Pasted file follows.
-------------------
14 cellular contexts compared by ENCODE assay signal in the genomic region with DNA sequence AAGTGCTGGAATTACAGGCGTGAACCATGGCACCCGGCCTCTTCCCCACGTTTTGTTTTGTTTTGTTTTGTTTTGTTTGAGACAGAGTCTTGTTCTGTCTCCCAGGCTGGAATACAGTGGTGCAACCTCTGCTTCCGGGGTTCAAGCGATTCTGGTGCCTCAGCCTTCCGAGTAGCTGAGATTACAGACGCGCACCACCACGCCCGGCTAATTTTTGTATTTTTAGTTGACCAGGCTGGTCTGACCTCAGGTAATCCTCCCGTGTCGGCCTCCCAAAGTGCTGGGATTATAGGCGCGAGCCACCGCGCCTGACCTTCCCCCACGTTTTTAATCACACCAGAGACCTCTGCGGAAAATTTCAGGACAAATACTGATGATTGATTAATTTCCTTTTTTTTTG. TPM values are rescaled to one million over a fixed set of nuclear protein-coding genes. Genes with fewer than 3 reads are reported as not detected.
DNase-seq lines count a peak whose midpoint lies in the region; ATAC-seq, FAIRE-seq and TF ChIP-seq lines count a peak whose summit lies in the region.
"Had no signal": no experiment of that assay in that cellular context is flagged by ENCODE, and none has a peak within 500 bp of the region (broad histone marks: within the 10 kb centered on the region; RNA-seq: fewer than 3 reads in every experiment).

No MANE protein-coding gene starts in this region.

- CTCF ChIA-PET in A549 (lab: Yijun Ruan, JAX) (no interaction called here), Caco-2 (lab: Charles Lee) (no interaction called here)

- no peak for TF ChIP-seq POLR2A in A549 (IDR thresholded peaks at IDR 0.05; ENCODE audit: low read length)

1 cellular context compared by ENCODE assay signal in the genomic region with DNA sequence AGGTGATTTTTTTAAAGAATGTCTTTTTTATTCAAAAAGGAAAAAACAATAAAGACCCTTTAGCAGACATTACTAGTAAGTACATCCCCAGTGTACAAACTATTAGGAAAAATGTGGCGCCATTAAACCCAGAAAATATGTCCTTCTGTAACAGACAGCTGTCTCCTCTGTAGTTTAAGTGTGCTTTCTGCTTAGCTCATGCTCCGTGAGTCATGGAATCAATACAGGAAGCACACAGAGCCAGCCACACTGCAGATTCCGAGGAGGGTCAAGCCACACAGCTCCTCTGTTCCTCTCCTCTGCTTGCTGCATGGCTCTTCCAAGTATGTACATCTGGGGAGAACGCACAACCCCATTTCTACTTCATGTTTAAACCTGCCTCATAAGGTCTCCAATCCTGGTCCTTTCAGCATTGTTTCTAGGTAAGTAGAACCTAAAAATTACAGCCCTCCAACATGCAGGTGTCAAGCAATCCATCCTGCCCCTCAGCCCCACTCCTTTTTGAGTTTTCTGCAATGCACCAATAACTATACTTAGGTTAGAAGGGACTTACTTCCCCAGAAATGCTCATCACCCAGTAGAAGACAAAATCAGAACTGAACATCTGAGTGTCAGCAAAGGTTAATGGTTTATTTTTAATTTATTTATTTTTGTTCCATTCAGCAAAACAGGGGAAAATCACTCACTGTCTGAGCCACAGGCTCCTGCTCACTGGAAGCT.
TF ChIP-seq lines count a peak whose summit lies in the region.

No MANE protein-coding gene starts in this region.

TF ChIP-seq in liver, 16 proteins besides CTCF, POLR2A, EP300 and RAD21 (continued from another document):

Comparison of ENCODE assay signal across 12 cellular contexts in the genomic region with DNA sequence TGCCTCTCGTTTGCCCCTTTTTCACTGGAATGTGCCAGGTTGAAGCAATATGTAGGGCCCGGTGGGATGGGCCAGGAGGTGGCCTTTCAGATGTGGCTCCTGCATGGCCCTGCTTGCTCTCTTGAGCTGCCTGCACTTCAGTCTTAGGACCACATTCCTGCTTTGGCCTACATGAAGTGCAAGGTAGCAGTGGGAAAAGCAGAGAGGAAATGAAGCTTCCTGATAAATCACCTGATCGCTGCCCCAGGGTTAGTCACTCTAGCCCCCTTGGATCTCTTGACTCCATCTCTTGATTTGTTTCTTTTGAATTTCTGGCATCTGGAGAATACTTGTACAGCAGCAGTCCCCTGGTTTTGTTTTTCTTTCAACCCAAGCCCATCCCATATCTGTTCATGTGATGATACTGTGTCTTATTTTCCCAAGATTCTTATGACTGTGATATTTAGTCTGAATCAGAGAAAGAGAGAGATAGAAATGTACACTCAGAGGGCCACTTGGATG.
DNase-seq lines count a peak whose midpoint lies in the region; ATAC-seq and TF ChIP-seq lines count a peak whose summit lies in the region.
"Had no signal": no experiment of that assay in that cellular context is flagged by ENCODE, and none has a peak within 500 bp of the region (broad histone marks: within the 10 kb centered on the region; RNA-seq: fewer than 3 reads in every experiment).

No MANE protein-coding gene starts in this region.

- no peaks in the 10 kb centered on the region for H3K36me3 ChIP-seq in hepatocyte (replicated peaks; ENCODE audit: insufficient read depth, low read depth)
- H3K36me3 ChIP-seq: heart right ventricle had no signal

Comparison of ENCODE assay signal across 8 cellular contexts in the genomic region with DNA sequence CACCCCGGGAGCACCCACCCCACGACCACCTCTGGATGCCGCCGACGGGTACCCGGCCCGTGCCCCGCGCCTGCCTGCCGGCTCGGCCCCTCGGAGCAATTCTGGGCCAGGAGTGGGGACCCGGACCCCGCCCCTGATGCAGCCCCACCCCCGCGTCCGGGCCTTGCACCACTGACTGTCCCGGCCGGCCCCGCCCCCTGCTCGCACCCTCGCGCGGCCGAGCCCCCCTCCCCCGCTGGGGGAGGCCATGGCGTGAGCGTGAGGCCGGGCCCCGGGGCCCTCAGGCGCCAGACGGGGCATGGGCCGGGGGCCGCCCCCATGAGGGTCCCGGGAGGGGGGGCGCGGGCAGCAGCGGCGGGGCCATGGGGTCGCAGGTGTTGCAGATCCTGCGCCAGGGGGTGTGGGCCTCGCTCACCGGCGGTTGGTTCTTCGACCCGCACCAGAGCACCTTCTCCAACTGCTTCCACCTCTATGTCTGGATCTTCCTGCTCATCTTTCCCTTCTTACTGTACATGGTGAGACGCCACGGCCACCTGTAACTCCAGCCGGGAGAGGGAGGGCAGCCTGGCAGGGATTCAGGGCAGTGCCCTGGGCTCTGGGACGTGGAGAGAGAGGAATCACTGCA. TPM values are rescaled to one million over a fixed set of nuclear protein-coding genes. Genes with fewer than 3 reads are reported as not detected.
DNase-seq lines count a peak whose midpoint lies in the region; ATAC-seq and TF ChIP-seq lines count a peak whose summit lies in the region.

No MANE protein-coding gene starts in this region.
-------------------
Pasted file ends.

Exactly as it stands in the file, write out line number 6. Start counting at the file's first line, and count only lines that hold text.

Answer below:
- no peak for TF ChIP-seq POLR2A in A549 (IDR thresholded peaks at IDR 0.05; ENCODE audit: low read length)